Counting points is pretty easy. The program comes with a booklet that covers most foods. The ones it doesn’t cover, you can usually figure out. My only problem with it is that it concentrates on pre-prepared brand foods, and we don’t eat much of those. So sometimes we have to extrapolate a bit. It isn’t that hard, though.

The program comes with lots of other booklets, all of which give useful hints and tips. If you get the “deluxe” version you get the electronic points-minder, which is mostly useful for running the points-calculations when you know calories, fat, and fiber. You also get a year’s subscription to the Weight Watchers magazine, which I must admit does have some very nice recipes in it. You’ll get little sliders for figuring out how many activity points various things are worth, too.

Some Quick Hints

Make sure you get some exercise every day, even if it’s just one activity point’s worth of walking.

Find a zero or one-point food that fills you up that you don’t mind having lots; soups are good for this. One of the booklets has a zero-point soup in it, for example. We created our own tomato-veggie soup and put the recipe up on our web site. There’s also a curried carrot soup in the Rancho la Puerta cookbook that’s only one point per serving. Not only will you want a bowl of soup for lunch on days when you know you’ll be having a big dinner, but you may also want to start off meals with a small bowl of soup to keep yourself from gorging on more pointful items.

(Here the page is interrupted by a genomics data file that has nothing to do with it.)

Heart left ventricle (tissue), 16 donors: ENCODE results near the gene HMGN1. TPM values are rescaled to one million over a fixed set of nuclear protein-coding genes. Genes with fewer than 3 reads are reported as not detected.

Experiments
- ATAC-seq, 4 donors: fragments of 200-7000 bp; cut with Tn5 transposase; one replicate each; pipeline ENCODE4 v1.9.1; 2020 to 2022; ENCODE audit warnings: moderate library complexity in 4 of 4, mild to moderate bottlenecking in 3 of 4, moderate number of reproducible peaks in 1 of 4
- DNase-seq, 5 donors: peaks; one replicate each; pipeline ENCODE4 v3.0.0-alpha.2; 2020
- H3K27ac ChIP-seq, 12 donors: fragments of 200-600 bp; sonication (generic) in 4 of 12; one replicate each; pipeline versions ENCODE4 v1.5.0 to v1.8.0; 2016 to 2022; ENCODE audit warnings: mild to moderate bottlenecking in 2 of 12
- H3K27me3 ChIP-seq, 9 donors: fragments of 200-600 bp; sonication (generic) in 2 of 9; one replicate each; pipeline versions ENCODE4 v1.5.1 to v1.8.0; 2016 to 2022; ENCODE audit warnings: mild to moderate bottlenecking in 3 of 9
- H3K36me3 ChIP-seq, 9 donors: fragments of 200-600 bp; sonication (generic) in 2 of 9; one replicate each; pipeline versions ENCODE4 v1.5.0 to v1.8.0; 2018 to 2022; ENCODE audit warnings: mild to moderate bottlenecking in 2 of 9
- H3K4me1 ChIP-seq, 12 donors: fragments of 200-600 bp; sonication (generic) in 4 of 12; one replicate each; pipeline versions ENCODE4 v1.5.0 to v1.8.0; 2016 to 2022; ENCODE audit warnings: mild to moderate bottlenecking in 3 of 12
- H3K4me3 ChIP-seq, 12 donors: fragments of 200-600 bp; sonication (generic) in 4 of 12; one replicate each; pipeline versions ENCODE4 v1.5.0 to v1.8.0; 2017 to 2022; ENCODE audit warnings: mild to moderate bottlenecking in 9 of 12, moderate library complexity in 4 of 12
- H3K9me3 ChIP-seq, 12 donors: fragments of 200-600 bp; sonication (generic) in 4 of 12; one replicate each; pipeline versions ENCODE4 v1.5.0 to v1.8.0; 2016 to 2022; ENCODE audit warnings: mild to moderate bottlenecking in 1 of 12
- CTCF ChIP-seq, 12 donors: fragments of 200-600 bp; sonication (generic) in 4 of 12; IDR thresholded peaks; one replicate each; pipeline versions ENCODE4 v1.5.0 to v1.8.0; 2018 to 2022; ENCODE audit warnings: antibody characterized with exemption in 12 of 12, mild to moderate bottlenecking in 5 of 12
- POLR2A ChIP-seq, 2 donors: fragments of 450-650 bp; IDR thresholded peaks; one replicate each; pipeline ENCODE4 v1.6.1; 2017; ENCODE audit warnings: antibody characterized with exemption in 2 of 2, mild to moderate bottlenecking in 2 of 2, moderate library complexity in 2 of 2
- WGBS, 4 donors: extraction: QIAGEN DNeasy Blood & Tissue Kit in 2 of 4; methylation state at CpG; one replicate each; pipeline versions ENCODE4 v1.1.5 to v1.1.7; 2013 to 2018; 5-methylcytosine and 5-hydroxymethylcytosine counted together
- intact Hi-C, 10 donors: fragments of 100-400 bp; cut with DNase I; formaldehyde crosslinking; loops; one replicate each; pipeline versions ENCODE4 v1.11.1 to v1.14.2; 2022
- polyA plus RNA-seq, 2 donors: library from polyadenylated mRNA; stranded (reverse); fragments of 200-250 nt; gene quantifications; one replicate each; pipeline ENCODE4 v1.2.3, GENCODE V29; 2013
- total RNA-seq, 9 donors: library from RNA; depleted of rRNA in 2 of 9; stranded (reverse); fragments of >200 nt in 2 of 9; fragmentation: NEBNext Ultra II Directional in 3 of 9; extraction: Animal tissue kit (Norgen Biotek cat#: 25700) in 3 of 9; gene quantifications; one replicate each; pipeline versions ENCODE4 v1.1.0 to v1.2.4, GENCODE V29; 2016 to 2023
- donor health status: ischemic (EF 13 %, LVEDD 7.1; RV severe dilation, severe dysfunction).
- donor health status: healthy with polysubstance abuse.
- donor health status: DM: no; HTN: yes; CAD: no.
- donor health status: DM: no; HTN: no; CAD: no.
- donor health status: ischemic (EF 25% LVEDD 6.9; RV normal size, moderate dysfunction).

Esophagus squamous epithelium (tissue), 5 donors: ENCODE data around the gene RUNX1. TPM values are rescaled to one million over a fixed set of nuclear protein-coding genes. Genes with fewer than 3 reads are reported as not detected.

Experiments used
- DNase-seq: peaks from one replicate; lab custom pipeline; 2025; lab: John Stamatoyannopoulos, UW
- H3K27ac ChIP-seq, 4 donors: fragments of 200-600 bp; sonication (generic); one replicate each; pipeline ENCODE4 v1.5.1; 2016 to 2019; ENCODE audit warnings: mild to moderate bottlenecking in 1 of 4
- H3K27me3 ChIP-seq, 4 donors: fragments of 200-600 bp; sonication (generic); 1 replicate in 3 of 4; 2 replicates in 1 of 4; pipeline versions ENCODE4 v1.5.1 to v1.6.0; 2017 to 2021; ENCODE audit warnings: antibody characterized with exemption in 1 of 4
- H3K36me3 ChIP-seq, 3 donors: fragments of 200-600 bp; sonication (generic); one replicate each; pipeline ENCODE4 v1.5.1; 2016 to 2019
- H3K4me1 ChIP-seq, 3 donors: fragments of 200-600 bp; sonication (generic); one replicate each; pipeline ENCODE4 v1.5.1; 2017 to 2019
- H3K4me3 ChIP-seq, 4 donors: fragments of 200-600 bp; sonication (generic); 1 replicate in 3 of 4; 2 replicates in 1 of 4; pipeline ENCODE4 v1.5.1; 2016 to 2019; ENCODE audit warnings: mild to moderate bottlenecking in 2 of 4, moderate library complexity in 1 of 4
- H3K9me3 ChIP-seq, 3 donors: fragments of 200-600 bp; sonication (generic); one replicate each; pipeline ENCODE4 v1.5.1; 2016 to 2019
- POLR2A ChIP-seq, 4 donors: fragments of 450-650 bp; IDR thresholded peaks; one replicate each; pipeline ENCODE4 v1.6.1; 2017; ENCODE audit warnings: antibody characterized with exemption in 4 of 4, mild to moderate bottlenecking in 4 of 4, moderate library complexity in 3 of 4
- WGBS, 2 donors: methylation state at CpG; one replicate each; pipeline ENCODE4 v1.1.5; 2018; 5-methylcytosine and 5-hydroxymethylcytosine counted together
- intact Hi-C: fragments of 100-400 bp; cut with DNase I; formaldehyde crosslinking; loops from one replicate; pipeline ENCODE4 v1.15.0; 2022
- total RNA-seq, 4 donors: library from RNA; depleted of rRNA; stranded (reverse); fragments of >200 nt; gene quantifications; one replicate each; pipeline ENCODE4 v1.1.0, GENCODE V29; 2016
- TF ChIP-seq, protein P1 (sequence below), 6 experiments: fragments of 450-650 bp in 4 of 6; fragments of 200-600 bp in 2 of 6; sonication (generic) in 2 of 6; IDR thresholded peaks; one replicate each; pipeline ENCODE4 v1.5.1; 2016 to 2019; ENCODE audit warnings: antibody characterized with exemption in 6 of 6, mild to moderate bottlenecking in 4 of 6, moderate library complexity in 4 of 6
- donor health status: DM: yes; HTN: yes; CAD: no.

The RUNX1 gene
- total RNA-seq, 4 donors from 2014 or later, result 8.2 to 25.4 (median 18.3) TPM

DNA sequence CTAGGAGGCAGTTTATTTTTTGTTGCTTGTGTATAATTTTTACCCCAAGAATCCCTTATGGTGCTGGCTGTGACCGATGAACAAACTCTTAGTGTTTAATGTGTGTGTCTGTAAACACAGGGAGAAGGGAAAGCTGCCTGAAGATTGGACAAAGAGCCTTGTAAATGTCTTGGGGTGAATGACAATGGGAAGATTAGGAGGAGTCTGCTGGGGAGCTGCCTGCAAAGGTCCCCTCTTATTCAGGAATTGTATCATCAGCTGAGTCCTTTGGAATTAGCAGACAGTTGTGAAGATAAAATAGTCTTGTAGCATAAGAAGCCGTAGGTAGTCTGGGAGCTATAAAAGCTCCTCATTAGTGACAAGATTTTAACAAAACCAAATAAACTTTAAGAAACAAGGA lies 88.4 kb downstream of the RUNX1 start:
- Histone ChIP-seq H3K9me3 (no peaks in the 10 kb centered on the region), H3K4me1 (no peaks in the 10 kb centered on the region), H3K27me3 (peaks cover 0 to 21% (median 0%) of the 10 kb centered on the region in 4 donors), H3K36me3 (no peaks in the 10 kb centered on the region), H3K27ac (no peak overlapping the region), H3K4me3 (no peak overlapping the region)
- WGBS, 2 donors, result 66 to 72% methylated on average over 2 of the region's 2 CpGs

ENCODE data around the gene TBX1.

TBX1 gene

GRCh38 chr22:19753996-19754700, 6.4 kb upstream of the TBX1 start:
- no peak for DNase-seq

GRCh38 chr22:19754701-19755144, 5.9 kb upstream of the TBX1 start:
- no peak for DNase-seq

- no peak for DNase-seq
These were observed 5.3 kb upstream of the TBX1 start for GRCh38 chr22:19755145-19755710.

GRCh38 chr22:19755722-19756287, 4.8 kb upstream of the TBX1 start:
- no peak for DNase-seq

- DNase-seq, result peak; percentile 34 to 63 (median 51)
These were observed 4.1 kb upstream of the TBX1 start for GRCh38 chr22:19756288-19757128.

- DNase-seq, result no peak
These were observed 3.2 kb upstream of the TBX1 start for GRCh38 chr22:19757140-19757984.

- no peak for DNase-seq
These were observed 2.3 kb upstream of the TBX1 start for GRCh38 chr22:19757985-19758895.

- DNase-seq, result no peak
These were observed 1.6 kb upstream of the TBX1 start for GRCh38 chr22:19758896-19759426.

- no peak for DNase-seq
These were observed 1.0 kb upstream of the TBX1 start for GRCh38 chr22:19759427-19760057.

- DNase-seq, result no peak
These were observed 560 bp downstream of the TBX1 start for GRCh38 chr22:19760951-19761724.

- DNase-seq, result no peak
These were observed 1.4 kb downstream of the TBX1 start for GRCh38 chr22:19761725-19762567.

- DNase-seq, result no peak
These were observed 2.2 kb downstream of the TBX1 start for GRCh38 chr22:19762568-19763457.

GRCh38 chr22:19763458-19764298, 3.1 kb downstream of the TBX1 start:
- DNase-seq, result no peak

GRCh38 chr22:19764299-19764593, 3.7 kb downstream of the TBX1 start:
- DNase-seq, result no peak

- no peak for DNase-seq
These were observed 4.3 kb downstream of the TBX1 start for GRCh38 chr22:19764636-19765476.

Try to stay toward the lower end of your point range, unless you find you’re losing weight too fast. I have trouble losing the pounds when I stay up near the high end. (If you lose weight at a rate of more than about 2 pounds per week, of course, stay toward the higher end!)

According to their system, you can “bank,” or save, points from one day to the next in order to deal with large/special meals. I try to only carry points over when I have something specific to save them for.

If you find you tend to have high-point dinners, like we do, you may want to find something particularly low-point for breakfast, which can be tough. We like to make low-fat muffins once a week or so and have one for breakfast.

Pay attention to what you eat; this is why you have to write it all down. You’ll be amazed to find out what’s costing you the most points. For me, it was beverages. I’d always assumed there was nothing wrong with the things I drank, because they were mostly juices. But those juices add up fast. I’ve had to learn to like ice water.